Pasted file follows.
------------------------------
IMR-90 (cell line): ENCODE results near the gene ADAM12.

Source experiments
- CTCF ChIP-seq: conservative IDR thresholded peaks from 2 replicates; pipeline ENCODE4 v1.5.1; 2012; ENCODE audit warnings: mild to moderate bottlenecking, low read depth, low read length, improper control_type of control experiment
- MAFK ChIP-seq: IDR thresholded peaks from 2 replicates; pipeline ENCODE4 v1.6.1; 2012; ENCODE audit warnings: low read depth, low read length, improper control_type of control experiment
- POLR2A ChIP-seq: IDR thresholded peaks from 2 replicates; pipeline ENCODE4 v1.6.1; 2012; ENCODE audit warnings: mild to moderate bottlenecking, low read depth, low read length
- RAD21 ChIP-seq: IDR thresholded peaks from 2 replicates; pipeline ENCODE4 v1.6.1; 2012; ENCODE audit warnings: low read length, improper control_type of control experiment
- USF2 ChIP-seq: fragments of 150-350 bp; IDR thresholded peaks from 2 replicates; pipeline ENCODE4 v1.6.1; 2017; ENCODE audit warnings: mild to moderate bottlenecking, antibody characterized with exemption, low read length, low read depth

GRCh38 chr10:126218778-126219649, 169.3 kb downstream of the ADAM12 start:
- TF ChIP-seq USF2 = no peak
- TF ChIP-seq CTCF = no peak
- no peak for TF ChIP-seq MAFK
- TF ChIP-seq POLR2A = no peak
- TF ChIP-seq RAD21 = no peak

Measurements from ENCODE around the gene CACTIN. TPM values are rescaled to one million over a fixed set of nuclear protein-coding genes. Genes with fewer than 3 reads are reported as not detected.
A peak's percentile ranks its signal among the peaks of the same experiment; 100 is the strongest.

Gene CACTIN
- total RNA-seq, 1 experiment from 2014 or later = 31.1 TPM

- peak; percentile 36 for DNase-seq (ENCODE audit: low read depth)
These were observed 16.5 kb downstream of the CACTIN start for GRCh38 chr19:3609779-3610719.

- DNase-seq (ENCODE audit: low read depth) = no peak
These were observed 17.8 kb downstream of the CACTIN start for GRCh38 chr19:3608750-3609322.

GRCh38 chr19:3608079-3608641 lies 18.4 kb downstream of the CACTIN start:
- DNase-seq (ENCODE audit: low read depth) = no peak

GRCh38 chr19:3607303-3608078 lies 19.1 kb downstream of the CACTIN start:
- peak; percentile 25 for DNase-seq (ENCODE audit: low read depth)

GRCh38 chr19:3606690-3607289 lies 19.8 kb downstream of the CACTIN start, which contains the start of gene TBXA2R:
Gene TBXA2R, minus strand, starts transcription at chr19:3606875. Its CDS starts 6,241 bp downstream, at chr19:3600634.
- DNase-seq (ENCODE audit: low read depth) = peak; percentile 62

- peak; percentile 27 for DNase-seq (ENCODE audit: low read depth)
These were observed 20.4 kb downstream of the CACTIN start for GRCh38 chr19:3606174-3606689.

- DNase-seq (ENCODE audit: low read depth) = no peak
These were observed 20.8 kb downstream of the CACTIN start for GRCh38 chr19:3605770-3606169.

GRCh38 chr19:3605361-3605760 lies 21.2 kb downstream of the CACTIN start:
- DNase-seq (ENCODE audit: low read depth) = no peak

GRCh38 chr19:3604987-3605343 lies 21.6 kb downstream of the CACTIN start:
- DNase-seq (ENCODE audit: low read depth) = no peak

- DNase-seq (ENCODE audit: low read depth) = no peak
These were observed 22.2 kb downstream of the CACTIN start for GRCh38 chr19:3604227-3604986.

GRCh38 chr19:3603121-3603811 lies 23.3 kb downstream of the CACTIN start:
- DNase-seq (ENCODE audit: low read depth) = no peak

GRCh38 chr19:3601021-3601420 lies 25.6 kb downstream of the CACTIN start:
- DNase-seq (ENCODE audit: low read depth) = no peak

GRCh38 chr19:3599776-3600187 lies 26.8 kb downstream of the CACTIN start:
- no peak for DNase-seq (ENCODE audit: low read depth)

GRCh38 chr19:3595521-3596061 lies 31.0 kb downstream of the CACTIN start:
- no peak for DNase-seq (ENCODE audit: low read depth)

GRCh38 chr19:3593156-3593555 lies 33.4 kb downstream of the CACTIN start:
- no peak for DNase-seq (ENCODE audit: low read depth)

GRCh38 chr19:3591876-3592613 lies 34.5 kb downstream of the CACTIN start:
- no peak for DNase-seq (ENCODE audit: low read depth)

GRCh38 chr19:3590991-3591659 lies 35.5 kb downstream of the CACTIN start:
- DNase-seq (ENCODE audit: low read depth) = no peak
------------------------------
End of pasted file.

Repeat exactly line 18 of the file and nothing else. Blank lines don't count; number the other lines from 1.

- peak; percentile 36 for DNase-seq (ENCODE audit: low read depth)